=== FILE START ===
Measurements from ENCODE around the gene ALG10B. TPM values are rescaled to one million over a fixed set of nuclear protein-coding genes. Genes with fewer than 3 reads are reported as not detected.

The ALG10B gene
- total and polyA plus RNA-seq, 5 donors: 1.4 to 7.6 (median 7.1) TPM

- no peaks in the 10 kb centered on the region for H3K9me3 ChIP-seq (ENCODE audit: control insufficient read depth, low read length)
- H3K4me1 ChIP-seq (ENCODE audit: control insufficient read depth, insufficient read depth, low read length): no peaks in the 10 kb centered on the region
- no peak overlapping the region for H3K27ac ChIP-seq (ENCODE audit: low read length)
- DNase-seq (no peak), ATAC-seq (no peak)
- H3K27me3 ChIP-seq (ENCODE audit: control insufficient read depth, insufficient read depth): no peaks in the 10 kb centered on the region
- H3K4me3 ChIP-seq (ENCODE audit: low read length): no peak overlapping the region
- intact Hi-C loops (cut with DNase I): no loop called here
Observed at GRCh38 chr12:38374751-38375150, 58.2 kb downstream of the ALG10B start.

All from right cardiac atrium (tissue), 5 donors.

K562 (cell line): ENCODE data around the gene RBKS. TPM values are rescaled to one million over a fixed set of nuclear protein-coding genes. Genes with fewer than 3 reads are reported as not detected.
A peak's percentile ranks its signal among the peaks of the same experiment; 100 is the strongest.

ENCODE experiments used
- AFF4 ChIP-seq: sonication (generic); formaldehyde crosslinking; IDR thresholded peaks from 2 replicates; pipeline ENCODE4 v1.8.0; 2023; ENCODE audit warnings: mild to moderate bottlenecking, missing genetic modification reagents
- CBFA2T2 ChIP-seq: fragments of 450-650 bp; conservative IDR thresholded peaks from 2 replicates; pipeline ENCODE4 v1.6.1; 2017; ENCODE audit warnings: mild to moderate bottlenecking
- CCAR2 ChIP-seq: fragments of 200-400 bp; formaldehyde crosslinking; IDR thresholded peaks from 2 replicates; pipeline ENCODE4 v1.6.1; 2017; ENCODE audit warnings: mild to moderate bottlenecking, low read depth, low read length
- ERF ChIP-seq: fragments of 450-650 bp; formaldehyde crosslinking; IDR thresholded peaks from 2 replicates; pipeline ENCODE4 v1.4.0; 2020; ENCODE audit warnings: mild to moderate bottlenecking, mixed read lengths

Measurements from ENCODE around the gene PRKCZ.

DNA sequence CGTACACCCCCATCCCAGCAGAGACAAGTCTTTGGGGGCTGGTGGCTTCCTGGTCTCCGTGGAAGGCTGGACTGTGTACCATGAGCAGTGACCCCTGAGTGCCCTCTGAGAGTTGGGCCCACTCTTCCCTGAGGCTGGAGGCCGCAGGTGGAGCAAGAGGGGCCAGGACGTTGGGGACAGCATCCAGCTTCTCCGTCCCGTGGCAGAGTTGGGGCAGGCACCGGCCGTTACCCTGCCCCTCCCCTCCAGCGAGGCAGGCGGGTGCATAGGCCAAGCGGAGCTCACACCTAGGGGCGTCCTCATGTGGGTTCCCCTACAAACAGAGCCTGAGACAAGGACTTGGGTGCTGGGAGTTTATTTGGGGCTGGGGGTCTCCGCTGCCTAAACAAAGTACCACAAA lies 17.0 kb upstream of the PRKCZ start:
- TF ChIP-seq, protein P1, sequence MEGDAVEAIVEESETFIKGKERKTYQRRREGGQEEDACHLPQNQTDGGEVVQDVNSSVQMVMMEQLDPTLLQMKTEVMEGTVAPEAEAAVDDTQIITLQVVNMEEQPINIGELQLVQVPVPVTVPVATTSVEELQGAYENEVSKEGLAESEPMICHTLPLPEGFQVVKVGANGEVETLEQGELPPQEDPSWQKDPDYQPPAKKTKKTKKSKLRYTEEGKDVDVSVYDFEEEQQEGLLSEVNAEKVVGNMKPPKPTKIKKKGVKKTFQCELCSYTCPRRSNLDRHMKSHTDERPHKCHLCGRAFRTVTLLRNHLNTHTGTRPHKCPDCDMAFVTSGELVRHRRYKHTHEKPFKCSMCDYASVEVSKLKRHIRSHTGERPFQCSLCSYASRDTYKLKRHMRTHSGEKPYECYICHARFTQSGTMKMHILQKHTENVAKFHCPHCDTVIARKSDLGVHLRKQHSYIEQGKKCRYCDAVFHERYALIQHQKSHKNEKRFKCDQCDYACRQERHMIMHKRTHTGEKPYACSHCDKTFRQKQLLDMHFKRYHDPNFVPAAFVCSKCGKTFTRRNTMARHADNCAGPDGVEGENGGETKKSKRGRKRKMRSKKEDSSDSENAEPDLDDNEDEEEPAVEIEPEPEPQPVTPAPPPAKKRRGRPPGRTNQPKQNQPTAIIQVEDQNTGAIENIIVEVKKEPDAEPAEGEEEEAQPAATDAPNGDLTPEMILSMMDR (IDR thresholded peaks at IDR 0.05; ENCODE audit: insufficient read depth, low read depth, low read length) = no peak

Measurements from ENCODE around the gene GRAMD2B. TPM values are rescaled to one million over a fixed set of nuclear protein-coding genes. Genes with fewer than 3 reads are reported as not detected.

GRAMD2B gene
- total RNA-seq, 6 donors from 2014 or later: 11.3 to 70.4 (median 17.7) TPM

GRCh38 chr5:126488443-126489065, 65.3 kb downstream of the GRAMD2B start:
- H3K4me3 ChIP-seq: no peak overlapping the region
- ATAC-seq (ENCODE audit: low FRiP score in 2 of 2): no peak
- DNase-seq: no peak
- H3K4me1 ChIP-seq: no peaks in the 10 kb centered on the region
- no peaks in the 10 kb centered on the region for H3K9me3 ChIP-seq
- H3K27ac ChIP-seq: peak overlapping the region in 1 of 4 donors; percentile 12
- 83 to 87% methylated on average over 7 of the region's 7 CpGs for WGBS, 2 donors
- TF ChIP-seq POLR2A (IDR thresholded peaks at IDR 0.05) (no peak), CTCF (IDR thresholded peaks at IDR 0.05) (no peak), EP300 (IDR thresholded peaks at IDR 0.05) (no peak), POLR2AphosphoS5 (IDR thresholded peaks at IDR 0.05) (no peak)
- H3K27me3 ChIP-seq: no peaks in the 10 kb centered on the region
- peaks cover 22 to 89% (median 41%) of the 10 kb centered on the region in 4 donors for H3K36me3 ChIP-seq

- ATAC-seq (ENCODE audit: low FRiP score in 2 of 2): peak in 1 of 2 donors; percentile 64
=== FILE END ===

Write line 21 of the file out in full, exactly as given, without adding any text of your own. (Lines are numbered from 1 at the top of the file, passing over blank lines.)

DNA sequence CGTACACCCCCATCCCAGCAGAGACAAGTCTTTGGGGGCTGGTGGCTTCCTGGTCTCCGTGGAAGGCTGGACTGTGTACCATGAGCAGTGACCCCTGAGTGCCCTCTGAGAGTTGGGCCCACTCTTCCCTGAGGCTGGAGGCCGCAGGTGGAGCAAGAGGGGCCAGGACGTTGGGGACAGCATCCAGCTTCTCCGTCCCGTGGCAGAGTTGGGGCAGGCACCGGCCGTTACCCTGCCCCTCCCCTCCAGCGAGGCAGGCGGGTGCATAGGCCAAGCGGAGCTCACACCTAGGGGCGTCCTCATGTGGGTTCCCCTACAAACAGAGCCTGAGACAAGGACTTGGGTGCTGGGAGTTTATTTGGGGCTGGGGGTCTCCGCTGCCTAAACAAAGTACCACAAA lies 17.0 kb upstream of the PRKCZ start: